We took a tip from our Abruzzo guidebook for dinner. Simon and the map led us to a restaurant that was gone on holiday. We went for the 2nd option and it turned out super well. It was called Cafe Jozz. We were welcomed in by the owner, Jozz. A jolly Santa like man in a big touristy red chef uniform. Jozz and the waiter had excellent English. He explained how it worked. You basically pay 1 of 3 prices, depending on how much you want to eat. We are not really big eaters so we all went for the €22 menu. Jozz wheels out the first course,a gloopy, green and eggy soup. Simon and Terry went for the soup and gave it the thumbs up. Simon hates egg but the green, healthy veg made him finish the bowl. There was plenty of salty bread with raisins left for us to munch on. Marion and I had gone for the pasta starter. Mine was delish and I think I won. Marion had some sort of creamy and pepper spaghetti thing while I had spaghetti covered in olive oil and pork mince and Parmesan. Good. Next up was the meat option. There was pork, chicken and lamb. Jozz kept giving me samples for free and Simon was convinced that we would have to pay as the samples were meal size portions for me! We didn’t. The wine was also excellent. I had a very dark, blush rose, which was v different from the usual sweet rose I’ve tried. The others shared a bottle of wine from the Montepuliciano grape in Abruzzo.
The dessert trolley came out. This was the only slight let down. Chocolate cake with marmalade liquor filling or Panna cotta type thing. Marion treated me for my birthday and we treated Terry for his birthday as he was the age of Christ that very day. The area of Cafe Jozz was thriving and very Spanish like. A really nice non touristy part of Pescara saturated with interesting looking restaurants. Cafe Jozz was really tasty, the hosts were very generous and the atmosphere was holiday like but not touristy like. Beautiful.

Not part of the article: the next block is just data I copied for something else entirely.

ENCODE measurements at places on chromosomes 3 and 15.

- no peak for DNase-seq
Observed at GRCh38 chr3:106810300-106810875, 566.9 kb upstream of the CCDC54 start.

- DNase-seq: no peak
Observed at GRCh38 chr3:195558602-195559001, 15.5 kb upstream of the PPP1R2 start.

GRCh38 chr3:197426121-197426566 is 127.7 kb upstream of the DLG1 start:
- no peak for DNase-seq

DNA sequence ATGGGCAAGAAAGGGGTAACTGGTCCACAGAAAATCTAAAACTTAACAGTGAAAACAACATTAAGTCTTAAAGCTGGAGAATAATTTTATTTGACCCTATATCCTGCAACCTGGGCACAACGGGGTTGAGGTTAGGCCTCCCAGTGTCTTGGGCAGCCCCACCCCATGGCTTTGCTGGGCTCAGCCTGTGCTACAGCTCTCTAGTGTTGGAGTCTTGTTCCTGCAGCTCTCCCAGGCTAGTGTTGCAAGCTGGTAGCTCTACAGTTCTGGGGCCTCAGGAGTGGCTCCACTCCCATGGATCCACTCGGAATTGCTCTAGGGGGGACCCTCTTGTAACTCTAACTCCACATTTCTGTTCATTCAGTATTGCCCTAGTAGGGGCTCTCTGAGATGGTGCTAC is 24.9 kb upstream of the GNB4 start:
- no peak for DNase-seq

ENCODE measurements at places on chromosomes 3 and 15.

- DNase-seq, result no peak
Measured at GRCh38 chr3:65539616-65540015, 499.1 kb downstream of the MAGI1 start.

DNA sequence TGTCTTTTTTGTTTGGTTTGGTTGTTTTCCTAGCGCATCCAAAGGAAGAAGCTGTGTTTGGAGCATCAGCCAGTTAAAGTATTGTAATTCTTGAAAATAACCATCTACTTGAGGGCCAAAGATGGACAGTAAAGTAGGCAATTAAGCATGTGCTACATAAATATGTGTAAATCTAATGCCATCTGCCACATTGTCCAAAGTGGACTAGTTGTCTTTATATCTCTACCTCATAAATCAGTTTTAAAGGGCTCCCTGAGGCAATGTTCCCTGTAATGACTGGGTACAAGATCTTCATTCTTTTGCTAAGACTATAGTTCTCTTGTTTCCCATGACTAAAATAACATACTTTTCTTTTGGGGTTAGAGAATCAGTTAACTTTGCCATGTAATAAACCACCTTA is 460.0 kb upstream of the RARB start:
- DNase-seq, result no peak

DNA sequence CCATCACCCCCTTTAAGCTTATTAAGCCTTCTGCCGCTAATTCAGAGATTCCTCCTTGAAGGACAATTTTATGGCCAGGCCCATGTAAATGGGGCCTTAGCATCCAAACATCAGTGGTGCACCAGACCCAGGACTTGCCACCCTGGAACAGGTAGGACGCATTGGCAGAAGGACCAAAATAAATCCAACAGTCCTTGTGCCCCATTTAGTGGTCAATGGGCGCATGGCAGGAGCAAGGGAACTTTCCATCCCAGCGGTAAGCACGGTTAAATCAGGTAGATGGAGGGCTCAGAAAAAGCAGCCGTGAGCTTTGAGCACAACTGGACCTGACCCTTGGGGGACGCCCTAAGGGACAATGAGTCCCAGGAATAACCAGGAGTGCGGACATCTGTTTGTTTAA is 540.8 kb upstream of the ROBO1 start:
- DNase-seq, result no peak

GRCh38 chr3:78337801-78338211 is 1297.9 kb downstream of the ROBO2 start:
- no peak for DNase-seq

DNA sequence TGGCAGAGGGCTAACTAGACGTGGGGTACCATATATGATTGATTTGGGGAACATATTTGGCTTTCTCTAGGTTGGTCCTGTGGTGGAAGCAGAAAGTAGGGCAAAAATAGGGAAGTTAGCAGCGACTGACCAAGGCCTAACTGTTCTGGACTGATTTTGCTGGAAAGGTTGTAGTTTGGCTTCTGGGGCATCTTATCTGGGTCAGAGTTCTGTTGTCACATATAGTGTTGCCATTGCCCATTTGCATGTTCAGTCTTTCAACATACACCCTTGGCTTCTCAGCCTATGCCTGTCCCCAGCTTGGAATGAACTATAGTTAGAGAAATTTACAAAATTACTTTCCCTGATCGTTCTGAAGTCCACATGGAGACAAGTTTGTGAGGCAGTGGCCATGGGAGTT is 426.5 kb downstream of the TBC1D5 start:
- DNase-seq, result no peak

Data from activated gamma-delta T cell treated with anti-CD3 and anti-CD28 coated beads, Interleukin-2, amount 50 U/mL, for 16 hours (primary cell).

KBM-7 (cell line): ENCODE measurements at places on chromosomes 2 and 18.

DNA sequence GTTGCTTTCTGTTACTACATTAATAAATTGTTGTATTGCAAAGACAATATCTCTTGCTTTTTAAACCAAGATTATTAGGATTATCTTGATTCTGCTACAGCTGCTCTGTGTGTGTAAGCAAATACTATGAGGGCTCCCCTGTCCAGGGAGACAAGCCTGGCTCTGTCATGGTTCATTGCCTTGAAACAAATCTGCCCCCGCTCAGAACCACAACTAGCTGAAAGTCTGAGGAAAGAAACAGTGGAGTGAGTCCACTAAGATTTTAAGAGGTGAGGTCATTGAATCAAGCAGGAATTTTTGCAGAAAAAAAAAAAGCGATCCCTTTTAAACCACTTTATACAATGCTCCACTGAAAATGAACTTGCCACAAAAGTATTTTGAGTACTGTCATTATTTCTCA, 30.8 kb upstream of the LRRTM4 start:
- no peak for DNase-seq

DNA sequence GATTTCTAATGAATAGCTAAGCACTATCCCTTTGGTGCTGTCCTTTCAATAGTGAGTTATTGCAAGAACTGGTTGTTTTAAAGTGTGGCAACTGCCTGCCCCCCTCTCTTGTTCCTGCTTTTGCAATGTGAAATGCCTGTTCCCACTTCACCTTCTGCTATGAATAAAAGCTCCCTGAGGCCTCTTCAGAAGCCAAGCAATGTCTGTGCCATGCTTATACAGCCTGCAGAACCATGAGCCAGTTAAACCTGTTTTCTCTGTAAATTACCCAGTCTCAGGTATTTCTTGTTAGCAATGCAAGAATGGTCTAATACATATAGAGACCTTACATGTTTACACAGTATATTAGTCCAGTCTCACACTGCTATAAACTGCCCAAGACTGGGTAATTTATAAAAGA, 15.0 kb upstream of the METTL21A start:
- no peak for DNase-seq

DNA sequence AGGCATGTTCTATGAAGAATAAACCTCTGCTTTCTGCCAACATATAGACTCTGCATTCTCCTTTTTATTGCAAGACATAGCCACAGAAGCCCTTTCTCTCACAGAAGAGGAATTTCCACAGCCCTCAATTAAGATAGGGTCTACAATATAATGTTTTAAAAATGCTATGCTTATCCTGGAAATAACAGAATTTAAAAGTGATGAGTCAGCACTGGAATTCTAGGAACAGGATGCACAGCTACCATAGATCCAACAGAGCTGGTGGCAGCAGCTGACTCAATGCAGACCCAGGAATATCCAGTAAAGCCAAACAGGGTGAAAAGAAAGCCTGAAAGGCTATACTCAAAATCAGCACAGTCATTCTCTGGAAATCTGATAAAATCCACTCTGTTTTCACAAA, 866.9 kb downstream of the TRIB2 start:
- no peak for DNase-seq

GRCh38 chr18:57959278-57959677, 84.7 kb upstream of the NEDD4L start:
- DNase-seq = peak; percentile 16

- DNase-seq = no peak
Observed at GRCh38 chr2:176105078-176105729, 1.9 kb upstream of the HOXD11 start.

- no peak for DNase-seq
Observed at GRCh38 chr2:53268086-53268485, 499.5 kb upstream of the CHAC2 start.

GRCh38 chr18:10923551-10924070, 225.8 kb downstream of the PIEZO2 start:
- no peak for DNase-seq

I wanted to get a taxi because I knew once we returned to Taglicozzo, we would we forced to walk forever more. The others wanted to walk, I tried to protest but the majority voted. We walked. The area around the Hotel was energised. I felt like going to bed so at midnight, We all took our beauty sleep. A lovely day in Pescara with more time for shopping tomorrow. Happy dream, Rozzie.
Breakfast was good. Lots of cake, ham and nutella items. We were catching the train back at 2 so Marion and I took a light saunter throughout the shops. The market by the train station was our first stop. We had read about this in the guidebook. The guidebook had recommended we haggle. I was so not going to haggle.